Silkworm singer Tim Midyett still mining the ether for inspiration in gentler new band

On “Disappearing Music,” which closes out Heartroller, the third and most recent EP from Chicago's Mint Mile, singer Tim Midyett lingers on the concept of impermanence. Rather than coming across as depressed or defeated, however, the musician sounds at peace with the realization that nothing lasts forever, be it art, relationships or even his own existence, going on to express a simple desire to wring everything he can from life before the music cuts off once and for all.

“We can be in this room all night,” sings Midyett, best known for his stint fronting influential indie-rock band Silkworm beginning in the late '90s. “Don't turn around, till the music disappears and I can go.”

Fittingly, the tune ends with a two-plus-minute instrumental coda, mirroring the musician's desire to prolong those final notes as long as possible.

“There's some music I like that's escapist … but most of the music I like explores the human condition in some way, and what makes us human is the fact we're going to die,” said Midyett, who brings Mint Mile to Dirty Dungarees for a concert on Friday, June 29. “That's been in there since I started making music. I remember in Silkworm, in the very old days, when you would still call women ‘chicks,' which is not something I do anymore, but we used to say our songs were all about chicks and death.

“Now the music is still about some kind of relationship, but to the world, and that necessarily involves the fact that what's around you, what's in your environment, is going to be around a lot longer than you are.”

It makes sense Midyett would continue to be drawn to writing about mortality. Silkworm ended prematurely and tragically when drummer Michael Dahlquist was killed in a 2005 car crash (the driver of the other vehicle, who survived, rammed Dahlquist from behind in an attempted suicide). In interviews, Midyett has said his subsequent band, Bottomless Pit, functioned in part as an outlet for writing about the loss. “Obviously the music is shot through with all of that stuff,” he told Indianapolis alt-weekly Nuvo in 2013.

Over the course of three home-recorded Mint Mile EPs, Midyett has continued to explore similar themes, though he's taken a gentler, more musically graceful approach, bathing songs in sighing pedal steel, crisp acoustic guitar and conversational, even-keeled vocals — a far cry from Silkworm's comparatively aggressive, slash-and-burn approach. (“We were so loud and in your face,” Midyett said of his former band.)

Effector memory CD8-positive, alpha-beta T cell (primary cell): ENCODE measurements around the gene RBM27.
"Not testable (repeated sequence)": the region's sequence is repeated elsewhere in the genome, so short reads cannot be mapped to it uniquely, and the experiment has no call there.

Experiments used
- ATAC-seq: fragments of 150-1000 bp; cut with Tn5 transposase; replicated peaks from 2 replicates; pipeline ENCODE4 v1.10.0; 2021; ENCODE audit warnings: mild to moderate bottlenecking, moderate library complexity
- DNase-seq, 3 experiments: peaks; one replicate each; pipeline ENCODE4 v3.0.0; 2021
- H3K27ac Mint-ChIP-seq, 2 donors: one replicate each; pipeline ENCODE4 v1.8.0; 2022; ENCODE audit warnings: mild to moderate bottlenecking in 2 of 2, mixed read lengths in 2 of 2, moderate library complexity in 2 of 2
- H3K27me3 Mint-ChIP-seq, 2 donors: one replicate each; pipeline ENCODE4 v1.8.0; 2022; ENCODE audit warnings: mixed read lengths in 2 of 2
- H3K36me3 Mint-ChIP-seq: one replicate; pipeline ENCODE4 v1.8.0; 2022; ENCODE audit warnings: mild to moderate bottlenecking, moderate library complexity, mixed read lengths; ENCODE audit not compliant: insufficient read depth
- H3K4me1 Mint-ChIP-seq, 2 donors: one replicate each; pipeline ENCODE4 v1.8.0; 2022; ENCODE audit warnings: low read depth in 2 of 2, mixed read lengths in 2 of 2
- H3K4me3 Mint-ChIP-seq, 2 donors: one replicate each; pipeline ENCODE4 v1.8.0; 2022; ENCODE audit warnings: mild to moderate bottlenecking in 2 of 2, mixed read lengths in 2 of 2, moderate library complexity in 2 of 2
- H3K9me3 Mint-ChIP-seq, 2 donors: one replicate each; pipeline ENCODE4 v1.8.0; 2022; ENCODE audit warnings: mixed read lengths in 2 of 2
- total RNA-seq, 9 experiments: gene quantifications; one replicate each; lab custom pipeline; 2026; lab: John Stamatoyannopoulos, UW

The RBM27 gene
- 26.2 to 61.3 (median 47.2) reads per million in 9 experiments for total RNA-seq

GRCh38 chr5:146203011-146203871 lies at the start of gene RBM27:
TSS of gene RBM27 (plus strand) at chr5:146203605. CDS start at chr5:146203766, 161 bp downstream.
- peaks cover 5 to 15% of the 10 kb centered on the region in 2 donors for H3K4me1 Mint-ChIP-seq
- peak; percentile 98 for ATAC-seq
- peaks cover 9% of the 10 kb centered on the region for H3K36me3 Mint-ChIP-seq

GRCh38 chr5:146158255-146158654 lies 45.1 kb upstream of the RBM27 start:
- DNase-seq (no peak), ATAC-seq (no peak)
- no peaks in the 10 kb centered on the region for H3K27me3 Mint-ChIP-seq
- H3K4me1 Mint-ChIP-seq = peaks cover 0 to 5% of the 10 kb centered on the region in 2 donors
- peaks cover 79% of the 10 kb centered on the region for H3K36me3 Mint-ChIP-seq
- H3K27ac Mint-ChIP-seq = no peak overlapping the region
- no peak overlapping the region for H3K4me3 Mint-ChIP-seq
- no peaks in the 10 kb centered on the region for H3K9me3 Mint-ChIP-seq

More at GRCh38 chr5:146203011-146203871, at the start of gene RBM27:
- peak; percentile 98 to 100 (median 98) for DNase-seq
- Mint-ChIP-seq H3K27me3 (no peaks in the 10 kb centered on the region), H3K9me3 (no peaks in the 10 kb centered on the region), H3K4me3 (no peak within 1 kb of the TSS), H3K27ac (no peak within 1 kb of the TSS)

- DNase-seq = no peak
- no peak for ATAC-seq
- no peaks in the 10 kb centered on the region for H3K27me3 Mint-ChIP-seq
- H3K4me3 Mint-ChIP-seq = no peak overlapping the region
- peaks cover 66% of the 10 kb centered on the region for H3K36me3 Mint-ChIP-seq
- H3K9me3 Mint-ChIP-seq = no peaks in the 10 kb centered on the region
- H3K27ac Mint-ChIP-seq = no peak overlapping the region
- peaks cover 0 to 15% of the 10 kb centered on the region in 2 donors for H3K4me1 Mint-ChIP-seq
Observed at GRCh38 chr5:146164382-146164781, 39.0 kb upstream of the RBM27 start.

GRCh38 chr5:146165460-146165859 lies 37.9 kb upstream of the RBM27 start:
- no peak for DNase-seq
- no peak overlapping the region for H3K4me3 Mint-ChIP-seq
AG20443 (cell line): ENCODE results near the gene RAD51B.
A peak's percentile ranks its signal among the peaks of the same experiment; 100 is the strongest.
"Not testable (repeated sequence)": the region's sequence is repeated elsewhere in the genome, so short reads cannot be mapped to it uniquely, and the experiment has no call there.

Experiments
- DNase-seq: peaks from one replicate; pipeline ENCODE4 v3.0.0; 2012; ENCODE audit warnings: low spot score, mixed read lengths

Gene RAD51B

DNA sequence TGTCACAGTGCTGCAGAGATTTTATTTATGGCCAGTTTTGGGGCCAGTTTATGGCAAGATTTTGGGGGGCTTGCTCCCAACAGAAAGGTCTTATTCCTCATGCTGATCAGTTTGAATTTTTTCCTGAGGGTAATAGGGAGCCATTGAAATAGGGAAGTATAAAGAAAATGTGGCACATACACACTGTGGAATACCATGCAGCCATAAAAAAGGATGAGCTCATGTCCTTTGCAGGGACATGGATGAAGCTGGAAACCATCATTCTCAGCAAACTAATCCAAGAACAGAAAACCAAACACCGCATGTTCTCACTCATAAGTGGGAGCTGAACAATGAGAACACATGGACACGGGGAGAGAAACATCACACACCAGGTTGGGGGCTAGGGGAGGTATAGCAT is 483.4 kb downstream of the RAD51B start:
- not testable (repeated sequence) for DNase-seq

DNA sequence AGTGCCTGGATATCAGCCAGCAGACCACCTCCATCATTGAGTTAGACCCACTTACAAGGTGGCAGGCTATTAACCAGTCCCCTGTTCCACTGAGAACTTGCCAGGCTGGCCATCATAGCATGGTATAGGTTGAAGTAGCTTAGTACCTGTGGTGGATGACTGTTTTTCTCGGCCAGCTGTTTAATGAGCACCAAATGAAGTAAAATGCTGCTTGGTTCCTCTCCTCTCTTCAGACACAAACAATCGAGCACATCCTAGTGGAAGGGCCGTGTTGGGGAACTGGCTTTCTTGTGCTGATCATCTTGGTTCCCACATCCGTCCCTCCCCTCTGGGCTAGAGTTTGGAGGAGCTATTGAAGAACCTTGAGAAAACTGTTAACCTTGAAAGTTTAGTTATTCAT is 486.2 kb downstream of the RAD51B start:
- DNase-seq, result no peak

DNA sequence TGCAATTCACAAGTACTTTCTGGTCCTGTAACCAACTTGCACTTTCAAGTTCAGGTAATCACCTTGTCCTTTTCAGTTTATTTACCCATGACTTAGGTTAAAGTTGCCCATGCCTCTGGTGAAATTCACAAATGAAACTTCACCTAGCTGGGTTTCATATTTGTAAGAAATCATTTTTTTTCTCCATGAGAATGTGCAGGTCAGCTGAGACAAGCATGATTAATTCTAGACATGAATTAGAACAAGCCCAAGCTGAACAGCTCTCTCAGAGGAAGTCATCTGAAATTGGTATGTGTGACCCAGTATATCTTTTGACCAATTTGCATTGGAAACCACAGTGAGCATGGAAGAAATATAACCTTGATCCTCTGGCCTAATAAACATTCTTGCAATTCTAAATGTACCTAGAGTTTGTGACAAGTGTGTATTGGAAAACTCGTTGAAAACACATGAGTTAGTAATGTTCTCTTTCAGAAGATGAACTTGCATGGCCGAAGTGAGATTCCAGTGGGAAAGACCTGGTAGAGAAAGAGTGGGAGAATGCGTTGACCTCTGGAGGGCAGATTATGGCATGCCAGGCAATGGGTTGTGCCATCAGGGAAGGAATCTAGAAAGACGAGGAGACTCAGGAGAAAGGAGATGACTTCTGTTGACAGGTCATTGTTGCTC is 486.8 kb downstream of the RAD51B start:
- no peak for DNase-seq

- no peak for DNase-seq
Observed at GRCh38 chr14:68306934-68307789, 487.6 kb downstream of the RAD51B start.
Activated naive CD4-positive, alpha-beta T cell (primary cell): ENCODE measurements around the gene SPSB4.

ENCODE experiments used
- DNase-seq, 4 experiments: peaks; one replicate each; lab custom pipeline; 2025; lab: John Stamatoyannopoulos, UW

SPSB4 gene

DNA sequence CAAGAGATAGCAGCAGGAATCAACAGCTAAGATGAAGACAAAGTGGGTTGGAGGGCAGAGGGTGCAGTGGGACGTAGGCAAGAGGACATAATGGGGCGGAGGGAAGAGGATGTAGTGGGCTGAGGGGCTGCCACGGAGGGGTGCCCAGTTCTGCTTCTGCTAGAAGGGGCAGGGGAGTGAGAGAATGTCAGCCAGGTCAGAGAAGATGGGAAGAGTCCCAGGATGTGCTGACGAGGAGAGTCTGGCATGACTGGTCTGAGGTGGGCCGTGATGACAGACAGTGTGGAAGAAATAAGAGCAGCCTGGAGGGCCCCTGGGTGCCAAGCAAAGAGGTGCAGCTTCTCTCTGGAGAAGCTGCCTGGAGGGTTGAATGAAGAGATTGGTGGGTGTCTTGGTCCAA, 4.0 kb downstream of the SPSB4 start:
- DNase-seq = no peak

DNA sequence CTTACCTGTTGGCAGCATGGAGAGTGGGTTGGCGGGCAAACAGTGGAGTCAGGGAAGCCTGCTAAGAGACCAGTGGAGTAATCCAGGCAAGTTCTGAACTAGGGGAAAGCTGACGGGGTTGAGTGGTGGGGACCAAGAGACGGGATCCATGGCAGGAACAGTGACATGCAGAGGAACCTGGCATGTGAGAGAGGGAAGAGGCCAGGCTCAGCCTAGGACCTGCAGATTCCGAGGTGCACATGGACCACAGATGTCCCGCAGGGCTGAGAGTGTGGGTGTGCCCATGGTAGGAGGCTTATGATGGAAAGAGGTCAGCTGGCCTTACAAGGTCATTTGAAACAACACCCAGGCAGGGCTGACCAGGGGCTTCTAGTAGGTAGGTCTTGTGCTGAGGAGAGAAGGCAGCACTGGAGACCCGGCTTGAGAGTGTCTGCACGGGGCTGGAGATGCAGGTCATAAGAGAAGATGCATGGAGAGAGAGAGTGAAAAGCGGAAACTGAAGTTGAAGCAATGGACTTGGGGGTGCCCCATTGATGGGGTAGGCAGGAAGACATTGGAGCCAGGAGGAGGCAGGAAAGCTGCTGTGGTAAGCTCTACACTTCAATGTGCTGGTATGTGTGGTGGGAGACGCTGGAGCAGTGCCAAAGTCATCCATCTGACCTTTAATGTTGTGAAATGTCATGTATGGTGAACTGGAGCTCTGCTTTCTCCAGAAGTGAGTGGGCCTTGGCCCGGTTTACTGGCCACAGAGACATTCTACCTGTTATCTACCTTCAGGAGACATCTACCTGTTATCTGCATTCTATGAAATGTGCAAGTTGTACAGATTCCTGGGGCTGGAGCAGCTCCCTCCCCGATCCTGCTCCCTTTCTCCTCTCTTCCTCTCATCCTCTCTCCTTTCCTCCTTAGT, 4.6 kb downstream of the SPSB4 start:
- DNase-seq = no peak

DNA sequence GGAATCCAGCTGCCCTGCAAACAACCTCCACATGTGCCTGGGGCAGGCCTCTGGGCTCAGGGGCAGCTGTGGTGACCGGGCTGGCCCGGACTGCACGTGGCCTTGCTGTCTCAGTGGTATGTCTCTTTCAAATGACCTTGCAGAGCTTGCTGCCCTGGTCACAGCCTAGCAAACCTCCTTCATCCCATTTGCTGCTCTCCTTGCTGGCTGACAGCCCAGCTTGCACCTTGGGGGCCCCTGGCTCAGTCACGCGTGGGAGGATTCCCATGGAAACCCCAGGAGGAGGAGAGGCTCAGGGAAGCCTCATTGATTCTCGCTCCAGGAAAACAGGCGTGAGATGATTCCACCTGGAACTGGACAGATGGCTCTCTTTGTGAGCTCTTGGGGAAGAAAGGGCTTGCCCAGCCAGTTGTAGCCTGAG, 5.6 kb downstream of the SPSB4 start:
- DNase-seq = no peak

“[Mint Mile bandmate] Justin [Brown] plays a lot of beautiful stuff on steel, and the sound of my guitar is pretty open and clean, for the most part, so it creates this fairly spacious, pillow-y thing that I really like,” said Midyett. “Toward the end of Bottomless Pit, I started writing songs I felt like we weren't going to be able to play. … I was like, ‘God, I'm going to have to do something else to make this sound happen.' The sound and sensibility all came at once, and then we've refined it over these few EPs. And now there's a band. There wasn't really a band on the first EP.”

Recording at home in the north end Chicago neighborhood Budlong Woods afforded Midyett and Co. ample time and space to let songs, and in turn the band, take shape gradually — though the singer did express a fondness for the higher-stakes studio environment.

“There's a weird, nervous energy to [Silkworm album Libertine] that wasn't necessarily in the band all the time, and I think that's because we were totally under the gun. We were in a studio in Minnesota, and we got there late and we had less than four days to record and mix a pretty long album with a bunch of different recording setups, so there's this energy to it that comes from being under pressure,” said Midyett, who recently returned to the studio with Mint Mile, recording the band's forthcoming full-length debut at Steve Albini's Electrical Audio in Chicago. “But [with home recording] you can be lazy. You can be sloppy. You can experiment. You don't have to play the part all the time. There are definitely a lot of happy accidents that happen when we're just jamming, and being able to capture some of that is fun.”

Growing up, Midyett said he was drawn to create music out of a desire to “capture something that is in the ether,” and little of this motivation has changed in the years since.

“It comes down to just trying to capture something in a recording or in a song, something that you've seen or thought or felt, or that someone else has thought or felt, and then reproducing it so it can be experienced and felt by other people,” Midyett said. “It's a terminal condition, so it always seems weird to me when people talk about retiring. What are you talking about? You're not working at a factory. This is just sort of transmitting. You pick up stuff with your antenna and you … transmit it, and that's it. You're a conduit for something, and as long as the path isn't broken and you haven't corrupted it in some way, you have to keep going.”